SUMMARY: When retailers compete on price and rollbacks are market-wide, retail traffic trends rarely change. More importantly, Nielsen research shows that price rollbacks can actually reduce category dollars, making an effective pricing strategy a necessity.
Rob Schram, Vice President Analytic Consulting, The Nielsen Company
When commodity costs for foods rose dramatically in 2008, most manufacturers were forced to raise prices to protect margins—some more than once. Once commodity prices dropped, retailers put pressure on manufacturers to lower prices. But as the Great Recession took hold and consumers cut back on spending, manufacturers wanted higher prices to stick to compensate for the flat unit growth experienced in most categories.
And so the price wars began. And true to life, in war there are no winners. When retailers compete on price and rollbacks are market-wide, there are no inherent traffic gains. In fact, Nielsen research shows that price rollbacks can actually reduce category dollars.
Retailers intending to fight on price better know which categories to target or they will be fighting a losing battle. Price elasticity is a measure of consumers’ likelihood to purchase in relation to a change in price. If you raise prices on categories with a price elasticity of less than one, or take a price rollback, you can actually decrease category sales. It’s a delicate balancing act. A price rollback may slightly increase category volume, but not as much as price goes down—so dollar sales actually go down. And vice versa on price increases—sales go up, but not as much as volume goes down.
Pinpointing best-bet categories requires knowing how elastic they are to price changes. High-elasticity categories are more sensitive to price changes because they are considered less of a necessity. When the opportunity cost of buying these products become too high, consumers opt out. These categories are typically commoditized products with low differentiation. Examples include:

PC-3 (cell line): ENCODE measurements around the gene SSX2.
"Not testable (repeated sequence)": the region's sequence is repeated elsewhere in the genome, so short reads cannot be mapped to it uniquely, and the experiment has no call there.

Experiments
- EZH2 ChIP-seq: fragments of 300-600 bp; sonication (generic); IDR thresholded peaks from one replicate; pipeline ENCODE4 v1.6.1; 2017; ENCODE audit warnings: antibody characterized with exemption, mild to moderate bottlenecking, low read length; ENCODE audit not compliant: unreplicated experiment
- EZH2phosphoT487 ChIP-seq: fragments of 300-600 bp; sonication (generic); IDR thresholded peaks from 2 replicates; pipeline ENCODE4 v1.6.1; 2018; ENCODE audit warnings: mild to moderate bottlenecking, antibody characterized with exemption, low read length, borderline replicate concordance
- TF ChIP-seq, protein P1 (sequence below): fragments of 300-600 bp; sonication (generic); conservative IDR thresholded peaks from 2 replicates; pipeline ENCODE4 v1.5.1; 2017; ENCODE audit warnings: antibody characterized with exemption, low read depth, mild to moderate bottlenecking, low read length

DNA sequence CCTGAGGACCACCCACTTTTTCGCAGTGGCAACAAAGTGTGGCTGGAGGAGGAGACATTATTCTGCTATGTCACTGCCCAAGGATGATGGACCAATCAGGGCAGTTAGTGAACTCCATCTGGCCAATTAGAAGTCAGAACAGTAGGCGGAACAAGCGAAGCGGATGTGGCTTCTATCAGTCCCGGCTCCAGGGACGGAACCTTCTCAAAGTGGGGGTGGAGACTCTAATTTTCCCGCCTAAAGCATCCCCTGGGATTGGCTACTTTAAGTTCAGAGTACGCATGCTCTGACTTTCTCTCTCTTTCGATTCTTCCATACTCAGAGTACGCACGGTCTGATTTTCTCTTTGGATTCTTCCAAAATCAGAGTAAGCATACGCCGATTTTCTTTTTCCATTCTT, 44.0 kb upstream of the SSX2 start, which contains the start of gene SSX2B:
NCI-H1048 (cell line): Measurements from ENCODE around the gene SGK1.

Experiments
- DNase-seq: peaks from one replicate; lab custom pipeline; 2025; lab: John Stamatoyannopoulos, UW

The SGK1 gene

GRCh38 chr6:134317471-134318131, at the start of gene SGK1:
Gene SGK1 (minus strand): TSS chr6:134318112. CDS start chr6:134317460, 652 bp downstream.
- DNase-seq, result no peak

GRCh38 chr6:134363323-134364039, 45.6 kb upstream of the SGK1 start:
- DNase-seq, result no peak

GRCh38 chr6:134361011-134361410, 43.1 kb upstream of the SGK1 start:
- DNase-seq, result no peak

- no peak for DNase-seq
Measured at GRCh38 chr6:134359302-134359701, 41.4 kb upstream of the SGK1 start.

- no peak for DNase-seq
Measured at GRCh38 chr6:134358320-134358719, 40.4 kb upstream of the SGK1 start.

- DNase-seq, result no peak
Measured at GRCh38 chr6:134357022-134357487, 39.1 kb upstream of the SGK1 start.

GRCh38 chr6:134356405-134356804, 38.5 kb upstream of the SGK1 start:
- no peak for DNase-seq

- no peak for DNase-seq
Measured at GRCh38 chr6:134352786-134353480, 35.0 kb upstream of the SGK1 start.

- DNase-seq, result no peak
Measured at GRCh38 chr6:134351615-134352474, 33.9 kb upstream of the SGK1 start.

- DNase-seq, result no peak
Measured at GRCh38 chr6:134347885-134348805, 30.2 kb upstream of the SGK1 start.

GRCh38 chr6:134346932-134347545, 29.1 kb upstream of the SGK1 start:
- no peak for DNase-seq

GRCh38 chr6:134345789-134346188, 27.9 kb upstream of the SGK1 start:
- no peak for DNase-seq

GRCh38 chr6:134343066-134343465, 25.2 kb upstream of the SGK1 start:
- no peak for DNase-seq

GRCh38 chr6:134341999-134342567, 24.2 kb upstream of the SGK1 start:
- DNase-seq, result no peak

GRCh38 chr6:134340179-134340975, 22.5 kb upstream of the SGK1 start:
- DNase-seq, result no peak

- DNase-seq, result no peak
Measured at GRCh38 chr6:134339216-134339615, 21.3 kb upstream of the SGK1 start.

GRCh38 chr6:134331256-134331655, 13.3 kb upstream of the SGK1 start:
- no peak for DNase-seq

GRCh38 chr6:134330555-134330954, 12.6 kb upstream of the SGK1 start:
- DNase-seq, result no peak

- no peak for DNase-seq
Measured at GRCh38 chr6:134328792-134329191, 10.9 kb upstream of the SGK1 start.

- Paper towels
- Canned vegetables
- Canned pet food
- Canned fruit
- Incontinence care
Conversely, low-elasticity categories are more insensitive to price changes because they are typically the “must have” items that consumers will continue to buy no matter the price. These categories are typically perishable, convenient and are less commoditized. Examples include:
- Sliced cheese
- Dry pet food
- Macaroni & cheese
- Frozen side dishes
- Deli meat
- Bath tissue
- Microwaveable meals
Six Keys to Successful Price Planning
- Plan pricing from two starting points – supply side / demand side. Define profit goals by forecasting the cost of goods, labor and transportation costs and plant capacity. And understand consumers’ price sensitivity to both your price and your competitor’s.
- Establish a cyclical price management process. From planning and implementing to tracking, maintaining on-going control of the process will ensure that profit requirements are met and promotion response is achieved.
- Take a portfolio approach. Understanding the price elasticity of each item in the portfolio in relation to the profit impact of a price increase provides a path to meeting corporate profit goals in a unified approach.
- Focus on hard metrics at the center. Hard metrics with common definitions like shelf prices, list prices shipments and financials across brand groups must be the focus of any price planning approach.
- Establish KPI’s and milestones. Determine scorecards for all key brands and track results and the execution. Be prepared to adjust the plan to react to marketplace changes and competitive initiatives.
- Endorse and enforce. A portfolio approach means that some brands will take price changes and other will not. All parties in the process must follow the process and understand the broader goals.
Price wars are a long-term proposition, where over-reacting often leads to failure. Long-term winners innovate and differentiate and know that while price is important, value is more important. Careful planning, research and ongoing management are the steps it takes to win the war on price.